WOMEN SBOs SEE VALUE IN TECHNOLOGY, BUT ARE MORE LIKELY TO EXPERIENCE BARRIERS

New study examines digital gender divide amongst small business owners

May 15, 2017 – A report released today by Startup Canada explores challenges and opportunities to address the digital gender divide amongst small business owners (SBOs) in Canada. This report reveals that while women SBOs perceive technology to be key to their success, just 29 per cent consider themselves to be first or early adopters of new technologies. This is a notable 40 per cent less than the overall SBO population.

TIME, COST OF MAINTENANCE, ONLINE PRIVACY AMONG TOP 3 CONCERNS

Time and cost are the two top barriers to technology adoption amongst all SBOs in Canada, not just women. However, women are 19 per cent more likely to consider time as a major barrier when compared to the overall SBO population. Women SBOs are also 16 per cent more likely to report online privacy as a key concern when adopting new technologies. Notably, the degree to which women face these barriers can be affected by her stage of life, and familial and societal responsibilities she may face.

LOW COMFORT LEVEL & AWARENESS

Women SBOs are 20 per cent more likely than the overall SBO population to report a low comfort level with technology as a barrier to adoption. Women are also 11 per cent more likely than this group to experience a lack of awareness about digital technologies, and a concerning 46 per cent do not know where to go to learn about digital solutions for their business. To explain this, study participants reported that many tools, products and programs are designed and marketed with a male, not female, end-user in mind.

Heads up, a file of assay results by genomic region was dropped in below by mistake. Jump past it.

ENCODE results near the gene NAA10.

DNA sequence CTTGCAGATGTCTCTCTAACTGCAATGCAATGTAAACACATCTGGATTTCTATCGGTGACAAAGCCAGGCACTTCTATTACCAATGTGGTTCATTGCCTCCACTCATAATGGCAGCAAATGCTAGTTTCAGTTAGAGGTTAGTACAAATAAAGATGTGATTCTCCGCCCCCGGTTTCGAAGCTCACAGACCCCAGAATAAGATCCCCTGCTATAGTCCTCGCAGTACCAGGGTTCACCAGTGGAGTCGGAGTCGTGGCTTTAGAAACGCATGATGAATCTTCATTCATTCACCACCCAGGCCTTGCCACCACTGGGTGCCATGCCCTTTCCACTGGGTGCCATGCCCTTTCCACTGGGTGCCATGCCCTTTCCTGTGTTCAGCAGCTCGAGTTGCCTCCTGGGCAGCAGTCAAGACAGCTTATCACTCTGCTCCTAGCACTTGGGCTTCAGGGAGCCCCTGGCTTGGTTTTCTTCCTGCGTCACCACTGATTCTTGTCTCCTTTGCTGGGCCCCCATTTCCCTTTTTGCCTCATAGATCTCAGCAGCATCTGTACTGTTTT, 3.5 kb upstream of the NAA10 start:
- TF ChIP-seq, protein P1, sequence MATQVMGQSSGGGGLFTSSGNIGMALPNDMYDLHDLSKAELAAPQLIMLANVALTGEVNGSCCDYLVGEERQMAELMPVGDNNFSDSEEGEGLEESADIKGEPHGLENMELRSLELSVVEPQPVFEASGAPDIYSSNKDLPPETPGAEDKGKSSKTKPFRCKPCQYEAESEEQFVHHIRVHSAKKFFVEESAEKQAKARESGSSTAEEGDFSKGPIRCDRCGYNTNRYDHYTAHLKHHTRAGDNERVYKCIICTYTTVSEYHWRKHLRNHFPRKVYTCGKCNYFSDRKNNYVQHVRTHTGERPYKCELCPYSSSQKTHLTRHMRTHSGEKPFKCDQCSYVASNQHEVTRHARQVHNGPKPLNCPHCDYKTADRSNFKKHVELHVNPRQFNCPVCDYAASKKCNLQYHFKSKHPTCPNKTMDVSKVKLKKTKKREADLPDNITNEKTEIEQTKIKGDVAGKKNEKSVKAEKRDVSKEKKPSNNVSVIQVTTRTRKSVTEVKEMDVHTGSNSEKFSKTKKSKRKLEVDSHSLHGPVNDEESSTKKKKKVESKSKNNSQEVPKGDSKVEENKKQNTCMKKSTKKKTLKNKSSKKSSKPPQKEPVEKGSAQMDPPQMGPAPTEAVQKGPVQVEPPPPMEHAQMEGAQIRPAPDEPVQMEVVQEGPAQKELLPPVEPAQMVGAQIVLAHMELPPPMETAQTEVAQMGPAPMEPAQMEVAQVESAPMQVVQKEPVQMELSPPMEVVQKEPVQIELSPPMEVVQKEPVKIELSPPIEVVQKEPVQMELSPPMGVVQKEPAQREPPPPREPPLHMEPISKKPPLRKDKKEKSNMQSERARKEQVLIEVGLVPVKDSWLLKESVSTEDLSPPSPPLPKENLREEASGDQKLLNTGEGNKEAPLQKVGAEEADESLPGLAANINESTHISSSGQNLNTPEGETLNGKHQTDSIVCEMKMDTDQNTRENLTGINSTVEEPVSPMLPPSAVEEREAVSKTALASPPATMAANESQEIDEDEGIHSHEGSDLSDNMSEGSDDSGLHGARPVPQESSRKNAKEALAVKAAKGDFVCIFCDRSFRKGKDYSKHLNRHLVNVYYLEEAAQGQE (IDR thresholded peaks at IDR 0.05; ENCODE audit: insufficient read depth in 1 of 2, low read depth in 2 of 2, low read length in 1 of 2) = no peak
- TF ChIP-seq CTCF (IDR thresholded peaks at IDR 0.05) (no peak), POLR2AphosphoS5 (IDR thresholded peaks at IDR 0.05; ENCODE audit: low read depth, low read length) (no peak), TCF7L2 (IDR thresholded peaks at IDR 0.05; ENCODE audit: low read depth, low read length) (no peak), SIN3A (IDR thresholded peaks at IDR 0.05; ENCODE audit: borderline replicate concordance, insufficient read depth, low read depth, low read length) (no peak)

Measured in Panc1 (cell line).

WOMEN LARGELY SELF-TAUGHT WHEN IT COMES TO DIGITAL ADOPTION

When it comes to the use of digital tools and skills to start, scale, and grow their business, 94 per cent of women SBOs report they are self-taught. This can be attributed in part to the need for on-demand content and flexible learning hours to accommodate and compliment various life stages experienced by women. Furthermore, while 78 per cent of women SBOs have not participated in women-centric digital technology skills building opportunities, 66 per cent report that such programs are extremely or very valuable.

NATIONAL TARGETS FOR WOMEN IN TECH LEADERSHIP AMONG RECOMMENDATIONS TO INCREASE DIGITAL ADOPTION AMONGST WOMEN SBOS

Opportunities to support more women to leverage digital technologies to grow their business include the establishment of national targets for women in tech leadership; support for programming created by and for women; digital skills training and upkeep grants for women SBOs; and, the creation of a challenge that calls upon private sector companies, entrepreneur support organizations, and government to set internal diversity goals that include women in all marketing campaigns, and considers the female user experience when designing digital programs and tools. For more details on these recommendations, please read the full report here.

QUOTES